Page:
If your young person is staying in full time, non-advanced education (usually at school or college) there is a choice.

Either they can claim universal credit in their own right, or you can continue to claim child benefit, child tax credit or universal credit payments for children. Payments for a dependent child can continue until they turn 20 (September after their 19th birthday for universal credit) or until they leave full time, non-advanced education – whichever happens first. If your son or daughter starts to receive universal credit in their own right, those payments stop immediately.

Some families are better off if they claim for their child as a dependent, but for others it’s better if the young person claims universal credit in their own right. Get advice from an independent benefits adviser before deciding.

Choices you make may impact on other benefits and the amount you receive.

If no one in your family is working, you are exempt from the UK government’s cap on benefits while you have a dependent child receiving DLA or PIP. Once a young person claims in their own right you may find the benefit cap applies and your benefits could be restricted – although you may still be exempt if you receive carer’s allowance or the carer element in universal credit. An adviser can work out the implications for you and your family.

The impact of your young person moving into work can be far reaching.

If a young person is moving into any kind of paid work, even if they are still in education, it’s worth speaking to an adviser as the benefits rules are complicated.

Finance and education.

Self directed support and PIP should continue when young people move into further or higher education. Young people receiving PIP can claim universal credit while in education, but in practice it can be complicated and may be affected by any student grants or loans. Most will have to wait several months to complete the medical assessment to establish fitness for work, and are unlikely to be paid during this time. The Contact helpline or another benefits advice service can tell you more about this.

Find out more about financing education and living away from home.

Child Benefit.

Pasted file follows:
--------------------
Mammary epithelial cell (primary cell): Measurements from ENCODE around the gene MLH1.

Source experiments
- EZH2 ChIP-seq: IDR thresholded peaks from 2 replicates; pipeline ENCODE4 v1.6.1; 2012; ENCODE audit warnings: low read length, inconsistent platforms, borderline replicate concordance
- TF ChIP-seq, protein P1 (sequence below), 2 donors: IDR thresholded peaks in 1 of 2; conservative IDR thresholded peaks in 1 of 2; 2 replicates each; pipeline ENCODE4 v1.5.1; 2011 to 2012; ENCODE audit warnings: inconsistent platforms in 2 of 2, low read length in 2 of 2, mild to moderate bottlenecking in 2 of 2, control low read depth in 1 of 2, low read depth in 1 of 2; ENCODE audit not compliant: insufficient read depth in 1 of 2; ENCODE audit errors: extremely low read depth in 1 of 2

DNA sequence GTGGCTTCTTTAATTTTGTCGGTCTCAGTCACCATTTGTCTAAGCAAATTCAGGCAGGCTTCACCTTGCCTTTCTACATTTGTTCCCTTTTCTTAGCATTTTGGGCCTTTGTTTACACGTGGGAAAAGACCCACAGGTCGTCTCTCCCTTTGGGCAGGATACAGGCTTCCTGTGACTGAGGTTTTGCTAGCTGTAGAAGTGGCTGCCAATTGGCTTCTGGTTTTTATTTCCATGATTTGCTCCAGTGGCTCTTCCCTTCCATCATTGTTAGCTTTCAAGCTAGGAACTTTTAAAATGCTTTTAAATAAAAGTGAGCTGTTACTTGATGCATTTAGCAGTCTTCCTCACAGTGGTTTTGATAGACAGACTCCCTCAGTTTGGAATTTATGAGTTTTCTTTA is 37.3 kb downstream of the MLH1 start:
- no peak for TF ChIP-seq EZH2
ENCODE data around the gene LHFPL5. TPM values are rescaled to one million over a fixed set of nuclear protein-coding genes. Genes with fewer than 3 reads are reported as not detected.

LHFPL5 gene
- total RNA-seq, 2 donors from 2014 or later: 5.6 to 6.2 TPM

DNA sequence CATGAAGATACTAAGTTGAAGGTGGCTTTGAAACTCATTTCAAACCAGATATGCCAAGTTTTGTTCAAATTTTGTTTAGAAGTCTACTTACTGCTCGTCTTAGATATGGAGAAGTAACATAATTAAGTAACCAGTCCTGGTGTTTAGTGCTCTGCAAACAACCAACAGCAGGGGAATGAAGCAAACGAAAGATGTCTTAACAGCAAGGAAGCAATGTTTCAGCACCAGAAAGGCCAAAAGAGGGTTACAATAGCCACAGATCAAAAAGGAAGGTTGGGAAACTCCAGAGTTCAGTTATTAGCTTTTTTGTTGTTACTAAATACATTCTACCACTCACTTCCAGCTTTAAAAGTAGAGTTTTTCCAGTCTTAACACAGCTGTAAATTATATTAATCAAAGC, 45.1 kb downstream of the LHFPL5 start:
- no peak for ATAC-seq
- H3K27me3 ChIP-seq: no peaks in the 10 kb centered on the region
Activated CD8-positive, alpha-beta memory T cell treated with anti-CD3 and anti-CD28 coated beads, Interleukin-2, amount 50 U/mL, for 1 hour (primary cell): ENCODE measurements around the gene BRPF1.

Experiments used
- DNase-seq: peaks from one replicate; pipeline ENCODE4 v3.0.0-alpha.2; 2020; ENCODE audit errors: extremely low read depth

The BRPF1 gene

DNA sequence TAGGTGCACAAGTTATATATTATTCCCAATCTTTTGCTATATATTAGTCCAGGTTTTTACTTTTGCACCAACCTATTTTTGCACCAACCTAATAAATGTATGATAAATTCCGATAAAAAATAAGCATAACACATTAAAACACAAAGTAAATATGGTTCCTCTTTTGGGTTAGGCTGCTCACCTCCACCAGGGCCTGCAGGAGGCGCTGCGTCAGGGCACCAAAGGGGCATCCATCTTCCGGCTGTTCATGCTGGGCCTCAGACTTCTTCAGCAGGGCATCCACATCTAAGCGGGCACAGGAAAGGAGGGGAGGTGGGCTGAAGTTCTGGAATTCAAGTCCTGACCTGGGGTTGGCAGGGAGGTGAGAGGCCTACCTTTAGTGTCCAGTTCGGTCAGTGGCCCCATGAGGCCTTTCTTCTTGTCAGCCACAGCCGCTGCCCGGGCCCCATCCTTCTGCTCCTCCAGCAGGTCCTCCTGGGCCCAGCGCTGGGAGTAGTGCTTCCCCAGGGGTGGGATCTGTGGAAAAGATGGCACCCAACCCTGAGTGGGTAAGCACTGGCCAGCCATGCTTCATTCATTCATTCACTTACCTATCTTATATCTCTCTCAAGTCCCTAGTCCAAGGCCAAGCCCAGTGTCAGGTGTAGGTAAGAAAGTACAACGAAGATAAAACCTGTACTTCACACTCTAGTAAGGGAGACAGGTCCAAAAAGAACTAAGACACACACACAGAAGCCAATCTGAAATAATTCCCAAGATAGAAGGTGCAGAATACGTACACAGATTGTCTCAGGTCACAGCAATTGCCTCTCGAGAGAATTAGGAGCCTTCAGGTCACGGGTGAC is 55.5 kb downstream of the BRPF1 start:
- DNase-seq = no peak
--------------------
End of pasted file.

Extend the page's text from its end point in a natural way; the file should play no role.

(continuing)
This will usually be paid up to age 16. It may continue up to age 19 if the young person is still in full time non-advanced education, but will stop if they enter a work placement programme or higher education. The rules can be complicated, so it’s best to seek advice.


Read more about: Benefits and entitlements

Benefits & Finance

Things change at age 16. Find out what you should know – and where to get information and support.


Things to think about

Benefits and entitlements

The law assumes all 16-year-olds manage their own finances unless they don’t have capacity. If you feel your young person will struggle, you should call the Department of Work and Pensions to ask about becoming their appointee so you can do this on their behalf. You should also consider getting guardianship or Power of Attorney for finance in place, particularly if your child might have income or capital other than benefits – for example, property inherited from a family member.

Find out more about the main benefits and entitlements for people with learning difficulties and disabilities.

Get a finance health check

Knowing what someone’s entitled to is a start.

You also need to know how a claim by them might affect benefits you receive, as their parent. Sometimes there’s a choice, so it’s important to speak to a benefits adviser to understand what’s best for your family as a whole.

It’s a good idea to get a benefit check every few years to make sure you aren’t missing anything, especially if there’s been a change in circumstances – for example a family member turning 16, or moving into paid employment.

Find out how to get the right advice.

Other sources of funding

Many charities, trusts and government schemes provide money for a range of things, from equipment to helping with transport to paying for holidays.

The Scottish Government launched a £5 million Transition Fund in 2018 to give young people with learning difficulties and disabilities the chance to develop their interests, build life skills and get more involved in their communities.

Find out about other sources of funding.

Finance and education

Young disabled adults going to college or university may qualify for help with accommodation costs, travel expenses and the cost of certain types of support.

Get more information on what’s available for young people going on to further education.

Managing finance

Lots of people worry about managing money or find it difficult. If that’s you, don’t be afraid to ask for help.

Check our tips on

  • Financial planning
  • Managing a personal budget
  • Dealing with debt
  • Building your young person’s financial awareness.

Find out more about managing finance.

Read more about: Benefits & Finance